Litigation: 6 defenses every inside counsel should know (Part 4)

A look at the Exclusion of Experts defense and its real-world applications

This is the fourth of a six-part series on liability defenses that every inside counsel should know (Part 1, Part 2 and Part 3). Based on more than 30 years of litigation practice, this series discusses the liability defenses I have found to most often result in successful summary judgments or dismissals, providing the best potential to end expensive and time-consuming litigation. This installment focuses on the breadth of the current law on exclusion of experts and how that law can be used to position cases for summary judgment or dismissal.

Most everyone knows the basic principles on exclusion of experts set forth by the U.S. Supreme Court in Daubert v. Merrell Dow Pharmaceuticals Inc. Daubert held that Rule 702 of the Federal Rules of Evidence requires that expert testimony must rest on a reliable foundation and be relevant to the issues presented in the case at hand. Daubert further held that trial judges, when faced with a proffer of expert testimony, must determine at the outset pursuant to Rule 104(a) of the Federal Rules of Evidence whether the expert testimony is sufficiently reliable and relevant to be admissible into evidence. Trial judges were tasked as “gatekeepers” to make a preliminary determination of the admissibility of expert testimony.

Daubert created an important defense in complex litigation. In complex, technical cases, the evidence necessary to submit the case for determination by a jury often rests solely or primarily on expert testimony. If that expert testimony can be excluded, then dismissal of the plaintiffs’ case or summary judgment should follow.

Although many businesspeople know that trial judges review the admissibility of expert testimony, many are not aware of the scope and breadth of other court decisions following Daubert, which have been applied by courts throughout the land to exclude virtually every type of expert witness.

The most significant case in this expansion is Kumho Tire Company Ltd. v. Carmichael. In Kumho Tire, the defendants had successfully moved to exclude the testimony of a tire-failure analyst who opined that a defect in an automobile tire caused a blowout, and the trial court granted summary judgment based on the exclusion of this expert testimony. The 11th Circuit Court of Appeals reversed the summary judgment after finding that Daubert was limited to experts in the scientific context. However, the U.S. Supreme Court held that Daubert’s requirements apply to the testimony of engineers and other experts who are not scientists, and that the trial court’s “gatekeeping” obligation applies not only to “scientific” testimony, but to all expert testimony. Rule 702 of the Federal Rules of Evidence does not distinguish between “scientific” knowledge and technical or other specialized knowledge. Kumho Tire made it clear that the trial court’s “gatekeeping” function to make a preliminary review of the admissibility of expert testimony applies as to the testimony of all experts. The U.S. Supreme Court held that the trial court’s exclusion of the plaintiffs’ engineering expert was proper, because his testimony about the cause of a tire failure was not based upon a reliable foundation.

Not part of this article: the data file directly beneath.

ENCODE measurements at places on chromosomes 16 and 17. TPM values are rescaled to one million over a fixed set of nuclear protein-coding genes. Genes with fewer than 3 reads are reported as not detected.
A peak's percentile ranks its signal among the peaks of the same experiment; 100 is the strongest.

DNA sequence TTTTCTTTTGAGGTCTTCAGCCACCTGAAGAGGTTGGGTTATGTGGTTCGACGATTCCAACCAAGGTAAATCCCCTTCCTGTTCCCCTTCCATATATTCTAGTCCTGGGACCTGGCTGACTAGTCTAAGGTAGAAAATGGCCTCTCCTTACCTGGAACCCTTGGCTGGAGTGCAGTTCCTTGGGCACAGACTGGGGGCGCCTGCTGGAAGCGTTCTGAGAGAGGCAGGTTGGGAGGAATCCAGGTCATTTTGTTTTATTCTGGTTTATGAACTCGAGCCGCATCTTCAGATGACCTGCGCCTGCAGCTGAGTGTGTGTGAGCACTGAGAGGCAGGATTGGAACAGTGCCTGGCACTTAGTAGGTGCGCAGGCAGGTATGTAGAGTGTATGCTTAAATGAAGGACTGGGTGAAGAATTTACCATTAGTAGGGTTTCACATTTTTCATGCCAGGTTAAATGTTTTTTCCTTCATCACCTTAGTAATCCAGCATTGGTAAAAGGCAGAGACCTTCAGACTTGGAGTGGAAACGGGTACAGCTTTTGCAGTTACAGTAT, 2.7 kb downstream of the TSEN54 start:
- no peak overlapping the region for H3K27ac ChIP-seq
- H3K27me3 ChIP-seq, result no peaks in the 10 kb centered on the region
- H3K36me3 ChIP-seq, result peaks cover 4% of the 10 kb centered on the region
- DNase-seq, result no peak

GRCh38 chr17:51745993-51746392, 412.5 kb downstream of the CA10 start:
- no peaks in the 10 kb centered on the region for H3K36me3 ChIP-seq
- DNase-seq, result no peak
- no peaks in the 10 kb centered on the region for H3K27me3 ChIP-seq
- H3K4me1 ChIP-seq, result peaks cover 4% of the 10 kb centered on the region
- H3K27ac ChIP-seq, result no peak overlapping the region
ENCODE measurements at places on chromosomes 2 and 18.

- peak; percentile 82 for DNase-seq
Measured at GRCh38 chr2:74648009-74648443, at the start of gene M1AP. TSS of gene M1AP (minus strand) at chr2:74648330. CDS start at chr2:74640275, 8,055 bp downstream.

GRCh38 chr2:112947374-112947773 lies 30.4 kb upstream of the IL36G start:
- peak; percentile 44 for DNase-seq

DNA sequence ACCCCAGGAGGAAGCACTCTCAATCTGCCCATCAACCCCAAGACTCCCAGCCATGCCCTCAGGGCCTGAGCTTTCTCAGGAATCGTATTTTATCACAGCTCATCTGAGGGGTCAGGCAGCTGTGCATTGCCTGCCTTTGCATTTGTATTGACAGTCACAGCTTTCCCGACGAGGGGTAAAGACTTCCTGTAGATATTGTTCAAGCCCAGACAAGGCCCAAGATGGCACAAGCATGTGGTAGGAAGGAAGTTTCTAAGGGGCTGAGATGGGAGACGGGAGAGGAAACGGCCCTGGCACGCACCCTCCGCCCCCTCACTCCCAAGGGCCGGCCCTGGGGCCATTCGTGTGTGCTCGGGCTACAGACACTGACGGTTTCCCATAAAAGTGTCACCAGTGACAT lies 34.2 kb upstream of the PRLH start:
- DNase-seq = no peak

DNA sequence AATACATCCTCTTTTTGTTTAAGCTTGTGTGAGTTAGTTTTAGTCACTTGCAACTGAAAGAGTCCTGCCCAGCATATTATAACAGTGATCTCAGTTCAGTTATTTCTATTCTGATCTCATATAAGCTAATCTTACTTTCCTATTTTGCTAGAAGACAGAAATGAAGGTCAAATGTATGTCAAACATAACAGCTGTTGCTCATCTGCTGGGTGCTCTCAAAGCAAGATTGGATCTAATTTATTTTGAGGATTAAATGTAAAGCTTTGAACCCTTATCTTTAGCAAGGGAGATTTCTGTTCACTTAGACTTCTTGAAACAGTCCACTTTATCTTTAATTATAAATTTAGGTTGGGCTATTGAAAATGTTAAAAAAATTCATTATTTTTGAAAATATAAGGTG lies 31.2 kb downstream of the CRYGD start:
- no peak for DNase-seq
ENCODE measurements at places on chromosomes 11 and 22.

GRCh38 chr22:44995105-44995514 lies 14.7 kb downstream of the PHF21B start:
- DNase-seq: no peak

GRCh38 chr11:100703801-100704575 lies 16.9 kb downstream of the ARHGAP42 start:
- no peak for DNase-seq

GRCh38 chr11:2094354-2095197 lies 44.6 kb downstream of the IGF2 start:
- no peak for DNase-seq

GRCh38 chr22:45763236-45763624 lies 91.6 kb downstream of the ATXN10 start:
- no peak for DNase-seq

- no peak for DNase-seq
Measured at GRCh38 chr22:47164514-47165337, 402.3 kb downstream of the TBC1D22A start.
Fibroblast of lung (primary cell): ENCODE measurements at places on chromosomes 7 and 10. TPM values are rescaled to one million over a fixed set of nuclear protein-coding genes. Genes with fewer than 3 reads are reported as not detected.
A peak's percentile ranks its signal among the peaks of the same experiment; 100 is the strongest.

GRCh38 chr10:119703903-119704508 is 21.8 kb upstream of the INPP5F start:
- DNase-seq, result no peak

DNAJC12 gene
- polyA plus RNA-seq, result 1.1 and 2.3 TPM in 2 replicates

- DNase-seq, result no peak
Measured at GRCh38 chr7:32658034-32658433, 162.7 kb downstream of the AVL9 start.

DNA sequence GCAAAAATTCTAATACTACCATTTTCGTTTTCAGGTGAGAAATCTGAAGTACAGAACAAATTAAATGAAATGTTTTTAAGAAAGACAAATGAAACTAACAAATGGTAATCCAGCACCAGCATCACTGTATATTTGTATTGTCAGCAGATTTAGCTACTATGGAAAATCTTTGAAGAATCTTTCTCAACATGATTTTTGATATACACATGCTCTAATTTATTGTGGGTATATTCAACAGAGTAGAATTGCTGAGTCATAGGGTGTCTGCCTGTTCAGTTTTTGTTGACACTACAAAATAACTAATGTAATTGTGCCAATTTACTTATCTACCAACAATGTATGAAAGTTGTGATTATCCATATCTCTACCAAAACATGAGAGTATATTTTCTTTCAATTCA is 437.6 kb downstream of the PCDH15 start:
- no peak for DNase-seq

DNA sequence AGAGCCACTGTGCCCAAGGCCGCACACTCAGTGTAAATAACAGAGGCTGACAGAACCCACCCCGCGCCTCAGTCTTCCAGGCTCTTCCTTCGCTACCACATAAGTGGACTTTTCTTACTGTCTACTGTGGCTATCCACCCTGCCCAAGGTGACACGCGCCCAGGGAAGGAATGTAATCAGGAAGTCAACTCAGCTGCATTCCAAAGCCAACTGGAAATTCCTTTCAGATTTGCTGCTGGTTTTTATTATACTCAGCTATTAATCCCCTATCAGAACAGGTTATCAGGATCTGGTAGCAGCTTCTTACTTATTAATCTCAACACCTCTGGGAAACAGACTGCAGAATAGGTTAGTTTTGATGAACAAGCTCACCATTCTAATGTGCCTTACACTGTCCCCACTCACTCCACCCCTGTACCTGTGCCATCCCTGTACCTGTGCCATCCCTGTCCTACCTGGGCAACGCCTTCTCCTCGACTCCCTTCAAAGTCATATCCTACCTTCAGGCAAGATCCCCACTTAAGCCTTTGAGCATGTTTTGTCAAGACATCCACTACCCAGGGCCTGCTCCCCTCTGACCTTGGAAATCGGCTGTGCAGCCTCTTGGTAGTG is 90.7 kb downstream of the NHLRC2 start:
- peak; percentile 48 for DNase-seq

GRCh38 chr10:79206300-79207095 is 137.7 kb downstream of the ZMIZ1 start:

Since Kumho Tire, trial courts have applied these principles to exclude a wide variety of experts whose testimony was not reliable and relevant. In one recent case, Werth v. Hill-Rom, Inc., a well-qualified team of fire experts were excluded from presenting a finding that a baby warmer caused a hospital fire. The team’s opinion was not admitted after the court found that the experts had not tested their theory and that they failed to properly follow the methodology set forth in NFPA 921 Guide for Fire and Explosion Investigations.

Many other cases, involving a variety of products, have excluded the testimony of engineering experts who attempt to provide evidence of an alleged product defect, including Johnson. v. Manitowoc Boom Trucks Inc. (design of a boom truck crane), Beam v. McNeilus Truck & Mfg. Inc. (design of a garbage truck), and Hayes v. MTD Products Inc. (design of a riding lawn mower).

Daubert and Kumho Tire also have been applied to exclude the testimony of financial and accounting experts who attempt to provide opinions concerning valuation or damages without reliance upon accepted methodologies, including Target Mkt. Publishing Inc. v. ADVO Inc. and U.S. v. Masferrer.

In cases that involve complex scientific, technical or financial issues, expert testimony is usually necessary for the plaintiff to meet the evidentiary requirements of its case in chief and submit the case for determination by a jury. Under Daubert and Kumho Tire, this expert testimony must be reliable and relevant, or it should be excluded, which typically results in a summary judgment for the defense. In many case decisions since Daubert and Kumho Tire, effective challenges to expert testimony have resulted in the early disposition of complex cases without an expensive and time-consuming trial.

Contributing Author

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Jonathan B. Shoebotham

Attorney Jonathan B. Shoebotham is a partner in the Houston office of Thompson & Knight, where he leads the firm’s Complex Tort and...

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